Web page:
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Information System Application for Decision Making

Information System Application for Decision Making

According to Nibbelink et al. (2018), decision-making is the most important aspect of healthcare, and when done incorrectly, it contributes to a higher percentage of hospital deaths each year. They record that nurses make approximately 238 critical decisions per hour. To improve patient outcomes, intensive care nurses must work in groups to receive updates on a patient’s status and respond to any upcoming complications. Intensive care nurses must have exceptional skills and knowledge in order to respond and make decisions effectively in the event of a change in patient status. Nonetheless, even with knowledge and skills, quick data and memory processing tends to impede accurate decision-making. Making decisions is made easier with an electronic health record. Medical technology is primarily concerned with patient diagnosis and treatment, whereas HIT is concerned with the supervision of care delivery, logistics, and clinical and financial process analysis (Lavin, Harper & Barr, 2015).

Nursing information service solutions improve patient safety and provide invaluable assistance in nursing practice. Nursing informatics combines nursing sciences, information, and intellect to provide more accurate information to patients. The goal of informatics is to convert patient data into information in order to improve patient outcomes. As a result, this paper discusses the use of Electronic Health Records (EHR) in healthcare to improve decision-making. It will also cover the impact of EHR on decision-making quality, the process of selecting and implementing EHR, the total costs associated with them, and the role of nurses in selecting and evaluating the application.

Electronic Health Records (EHRs) (EHR)

The Electronic Health Record was the first technological breakthrough in the healthcare industry. It collects, saves, and makes available critical patient information to enable decision-making and care planning. Every shift, nurses deal with hundreds of thousands of patient details. This demonstrates the complexities of their job. As a result, the EHR assists in making their jobs easier because it connects to hospital beds and etymology data monitors, which send warning alerts in the event of a problem. The EHR also allows for entry and accessibility, as well as security for patient information.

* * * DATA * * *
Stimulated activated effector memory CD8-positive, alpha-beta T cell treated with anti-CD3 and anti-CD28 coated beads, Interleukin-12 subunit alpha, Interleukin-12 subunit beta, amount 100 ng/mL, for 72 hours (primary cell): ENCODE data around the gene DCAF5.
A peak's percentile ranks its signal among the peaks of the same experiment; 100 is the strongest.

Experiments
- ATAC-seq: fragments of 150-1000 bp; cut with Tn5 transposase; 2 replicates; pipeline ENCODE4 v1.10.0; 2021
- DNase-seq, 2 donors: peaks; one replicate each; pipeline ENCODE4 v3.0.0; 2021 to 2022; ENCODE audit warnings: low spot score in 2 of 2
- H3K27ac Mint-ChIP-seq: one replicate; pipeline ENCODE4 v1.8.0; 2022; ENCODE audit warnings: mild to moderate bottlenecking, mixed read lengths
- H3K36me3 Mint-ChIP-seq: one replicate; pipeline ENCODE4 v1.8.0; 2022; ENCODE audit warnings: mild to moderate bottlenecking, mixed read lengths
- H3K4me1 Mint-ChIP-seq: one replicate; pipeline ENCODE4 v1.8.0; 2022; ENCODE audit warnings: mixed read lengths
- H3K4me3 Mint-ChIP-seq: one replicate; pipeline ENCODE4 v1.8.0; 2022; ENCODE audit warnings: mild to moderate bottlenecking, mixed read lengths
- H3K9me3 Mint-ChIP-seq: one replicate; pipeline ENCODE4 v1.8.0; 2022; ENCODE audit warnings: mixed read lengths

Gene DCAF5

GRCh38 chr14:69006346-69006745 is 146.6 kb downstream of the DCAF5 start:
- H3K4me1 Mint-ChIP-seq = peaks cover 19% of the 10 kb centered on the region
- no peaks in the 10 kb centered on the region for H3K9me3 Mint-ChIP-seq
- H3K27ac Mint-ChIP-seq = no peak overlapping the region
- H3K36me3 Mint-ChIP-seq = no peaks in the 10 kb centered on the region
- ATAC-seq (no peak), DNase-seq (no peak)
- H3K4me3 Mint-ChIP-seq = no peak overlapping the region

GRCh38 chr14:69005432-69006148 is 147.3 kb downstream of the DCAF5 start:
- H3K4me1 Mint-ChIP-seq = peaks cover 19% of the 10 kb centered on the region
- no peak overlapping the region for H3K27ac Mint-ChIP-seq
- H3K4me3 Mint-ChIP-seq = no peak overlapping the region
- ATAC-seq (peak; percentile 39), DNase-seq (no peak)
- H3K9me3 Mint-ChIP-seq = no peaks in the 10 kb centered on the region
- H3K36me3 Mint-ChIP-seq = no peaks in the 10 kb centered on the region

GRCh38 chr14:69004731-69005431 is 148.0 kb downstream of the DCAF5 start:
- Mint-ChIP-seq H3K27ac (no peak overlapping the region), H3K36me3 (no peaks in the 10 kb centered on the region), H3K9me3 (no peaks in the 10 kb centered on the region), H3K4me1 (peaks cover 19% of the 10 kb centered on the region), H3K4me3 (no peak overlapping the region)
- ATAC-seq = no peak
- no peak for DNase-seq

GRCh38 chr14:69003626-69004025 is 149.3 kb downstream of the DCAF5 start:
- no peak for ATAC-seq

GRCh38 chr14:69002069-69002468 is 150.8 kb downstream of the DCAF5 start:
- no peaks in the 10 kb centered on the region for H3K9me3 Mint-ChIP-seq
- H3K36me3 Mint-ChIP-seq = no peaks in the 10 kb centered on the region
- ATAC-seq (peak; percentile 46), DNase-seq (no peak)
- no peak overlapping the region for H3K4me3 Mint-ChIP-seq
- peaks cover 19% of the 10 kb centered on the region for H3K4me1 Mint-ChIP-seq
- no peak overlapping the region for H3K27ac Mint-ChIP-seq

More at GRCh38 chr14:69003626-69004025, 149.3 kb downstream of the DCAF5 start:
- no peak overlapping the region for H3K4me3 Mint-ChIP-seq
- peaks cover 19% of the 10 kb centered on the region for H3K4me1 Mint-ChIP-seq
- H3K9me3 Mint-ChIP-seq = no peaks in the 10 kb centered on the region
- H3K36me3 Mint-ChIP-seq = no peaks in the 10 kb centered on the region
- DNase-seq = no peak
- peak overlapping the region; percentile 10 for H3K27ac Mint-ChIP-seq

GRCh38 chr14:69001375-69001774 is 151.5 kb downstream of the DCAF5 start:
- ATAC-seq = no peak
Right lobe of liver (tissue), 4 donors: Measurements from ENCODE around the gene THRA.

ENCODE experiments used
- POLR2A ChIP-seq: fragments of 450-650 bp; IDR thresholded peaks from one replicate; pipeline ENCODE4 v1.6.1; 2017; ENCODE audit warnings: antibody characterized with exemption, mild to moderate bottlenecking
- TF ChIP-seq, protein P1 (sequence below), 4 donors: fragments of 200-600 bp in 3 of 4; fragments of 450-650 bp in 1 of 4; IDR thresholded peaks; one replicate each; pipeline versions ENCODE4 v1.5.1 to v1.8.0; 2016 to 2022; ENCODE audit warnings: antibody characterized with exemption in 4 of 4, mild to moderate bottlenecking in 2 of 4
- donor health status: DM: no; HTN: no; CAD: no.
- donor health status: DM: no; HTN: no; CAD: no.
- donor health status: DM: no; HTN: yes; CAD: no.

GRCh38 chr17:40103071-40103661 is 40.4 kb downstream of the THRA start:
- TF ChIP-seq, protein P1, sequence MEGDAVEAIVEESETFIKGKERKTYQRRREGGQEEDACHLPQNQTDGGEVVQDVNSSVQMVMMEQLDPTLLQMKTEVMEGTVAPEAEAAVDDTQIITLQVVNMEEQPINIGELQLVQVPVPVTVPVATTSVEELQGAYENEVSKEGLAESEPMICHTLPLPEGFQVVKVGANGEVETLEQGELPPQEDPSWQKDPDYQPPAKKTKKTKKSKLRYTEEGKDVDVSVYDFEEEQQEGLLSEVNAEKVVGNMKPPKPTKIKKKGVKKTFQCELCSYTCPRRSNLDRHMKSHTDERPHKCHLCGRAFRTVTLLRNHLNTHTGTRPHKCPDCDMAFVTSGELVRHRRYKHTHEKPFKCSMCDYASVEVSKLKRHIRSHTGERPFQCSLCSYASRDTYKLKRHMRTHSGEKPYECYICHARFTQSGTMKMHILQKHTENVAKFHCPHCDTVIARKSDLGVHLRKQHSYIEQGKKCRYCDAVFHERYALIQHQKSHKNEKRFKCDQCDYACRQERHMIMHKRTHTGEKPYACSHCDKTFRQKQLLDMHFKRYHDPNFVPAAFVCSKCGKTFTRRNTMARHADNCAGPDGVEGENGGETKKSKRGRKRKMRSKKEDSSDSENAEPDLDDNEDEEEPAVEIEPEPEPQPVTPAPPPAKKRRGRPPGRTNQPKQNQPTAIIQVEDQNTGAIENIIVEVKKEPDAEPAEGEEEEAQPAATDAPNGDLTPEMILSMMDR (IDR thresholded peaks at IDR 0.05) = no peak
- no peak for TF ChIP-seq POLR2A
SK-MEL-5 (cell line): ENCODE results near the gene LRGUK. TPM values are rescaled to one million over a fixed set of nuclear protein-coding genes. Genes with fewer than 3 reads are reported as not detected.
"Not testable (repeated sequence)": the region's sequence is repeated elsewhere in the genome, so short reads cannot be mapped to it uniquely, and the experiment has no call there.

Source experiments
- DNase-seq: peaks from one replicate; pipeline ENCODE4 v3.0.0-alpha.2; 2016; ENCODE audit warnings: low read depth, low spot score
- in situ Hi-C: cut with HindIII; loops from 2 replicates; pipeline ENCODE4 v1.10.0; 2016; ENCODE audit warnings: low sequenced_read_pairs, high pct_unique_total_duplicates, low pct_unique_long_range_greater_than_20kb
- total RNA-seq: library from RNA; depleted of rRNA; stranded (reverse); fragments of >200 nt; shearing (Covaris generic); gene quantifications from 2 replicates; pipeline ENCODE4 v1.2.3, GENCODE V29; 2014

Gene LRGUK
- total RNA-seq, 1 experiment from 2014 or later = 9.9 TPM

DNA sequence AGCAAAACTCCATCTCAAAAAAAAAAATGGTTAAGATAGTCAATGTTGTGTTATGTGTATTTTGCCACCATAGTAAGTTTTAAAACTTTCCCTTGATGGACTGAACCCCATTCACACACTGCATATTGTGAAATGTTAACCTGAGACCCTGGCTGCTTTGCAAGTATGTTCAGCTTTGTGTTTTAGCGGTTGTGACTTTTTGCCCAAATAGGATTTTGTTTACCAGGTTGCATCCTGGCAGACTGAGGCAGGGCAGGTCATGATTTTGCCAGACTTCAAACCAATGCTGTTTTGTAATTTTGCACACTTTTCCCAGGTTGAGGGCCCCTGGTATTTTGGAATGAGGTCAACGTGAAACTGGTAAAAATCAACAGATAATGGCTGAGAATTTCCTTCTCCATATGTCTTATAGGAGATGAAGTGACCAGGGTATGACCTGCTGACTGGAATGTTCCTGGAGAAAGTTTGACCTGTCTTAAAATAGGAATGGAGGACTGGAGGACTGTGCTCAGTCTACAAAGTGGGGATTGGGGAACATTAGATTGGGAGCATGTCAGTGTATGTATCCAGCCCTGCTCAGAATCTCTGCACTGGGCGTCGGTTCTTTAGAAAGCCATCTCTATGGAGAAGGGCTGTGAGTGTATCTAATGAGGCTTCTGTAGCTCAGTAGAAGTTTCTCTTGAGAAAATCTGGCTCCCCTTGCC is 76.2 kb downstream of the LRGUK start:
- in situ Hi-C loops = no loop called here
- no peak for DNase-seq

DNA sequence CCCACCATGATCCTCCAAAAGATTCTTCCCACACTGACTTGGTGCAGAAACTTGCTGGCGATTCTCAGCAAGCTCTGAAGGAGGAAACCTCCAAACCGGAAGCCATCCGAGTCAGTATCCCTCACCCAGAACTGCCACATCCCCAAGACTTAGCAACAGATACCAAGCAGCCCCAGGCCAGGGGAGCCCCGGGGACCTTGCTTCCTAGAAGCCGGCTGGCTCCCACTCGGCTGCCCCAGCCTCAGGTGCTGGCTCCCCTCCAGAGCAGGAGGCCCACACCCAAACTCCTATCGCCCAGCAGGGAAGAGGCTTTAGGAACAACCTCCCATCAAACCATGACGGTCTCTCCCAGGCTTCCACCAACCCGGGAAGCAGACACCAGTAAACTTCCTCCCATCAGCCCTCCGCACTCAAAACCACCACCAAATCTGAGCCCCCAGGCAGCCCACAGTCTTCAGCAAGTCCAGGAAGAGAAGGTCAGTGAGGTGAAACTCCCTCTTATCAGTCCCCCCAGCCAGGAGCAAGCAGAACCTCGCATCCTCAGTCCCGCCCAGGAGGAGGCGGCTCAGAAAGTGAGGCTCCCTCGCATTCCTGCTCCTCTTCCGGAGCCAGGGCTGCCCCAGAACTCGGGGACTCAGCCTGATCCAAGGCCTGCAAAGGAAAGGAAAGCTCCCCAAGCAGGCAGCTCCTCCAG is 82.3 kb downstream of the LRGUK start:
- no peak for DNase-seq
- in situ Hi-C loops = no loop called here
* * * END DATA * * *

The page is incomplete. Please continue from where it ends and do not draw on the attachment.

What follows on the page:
The Effect of EHR on Decision-Making Quality

EHR facilitates clinical practice and allows for quick decision-making. It is intended to collect, organize, and structure relevant data for both patients and clinicians (Friganovi, 2016). For starters, it reduces reliance on memory for data required to complete a task. It accomplishes this task by relating the assessment to the patient’s history. Second, by referencing variations and displaying trends, it reduces the use of theoretical and mental comparison and analysis of information. Third, it improves the ability to use evidence from research to supplement data from multiple sources when making decisions. Fourth, it makes data and findings more accessible to patients and other staff.

EHR Selection and Implementation

Many healthcare organizations are intimidated by the fact that EHR systems are becoming more complex and diverse, making the search difficult. Choice entails defining needs, priorities, mechanical abilities, and the availability of funds, as well as knowledge of the system that is appropriate for the facility setting. Regular site visits, vendor references, and several system demonstrations are required for a healthcare facility to select an EHR. Proper planning, testing, staff training, and communication with patients about the EHR system are required for successful implementations. The application facilitates access to patients’ medical histories, increases record portability, protects against theft and fire, and establishes a connection with pharmaceutical departments. The implementation process is a difficult task that must be completed with great care and proper planning.

Costs of Electronic Health Records

The main barrier to acquiring EHR systems and other clinical systems is the cost of purchasing and maintaining them. It requires appropriate financial incentives to encourage its adoption. EHR implementation and installation have costs and expenses. Prices differ according to the placement models used. It includes the purchase of built-in servers, licenses, and other fees that can be paid annually or monthly. It also includes high start-up costs and cybersecurity fees. It also includes storage facilities, data backup systems, and other components.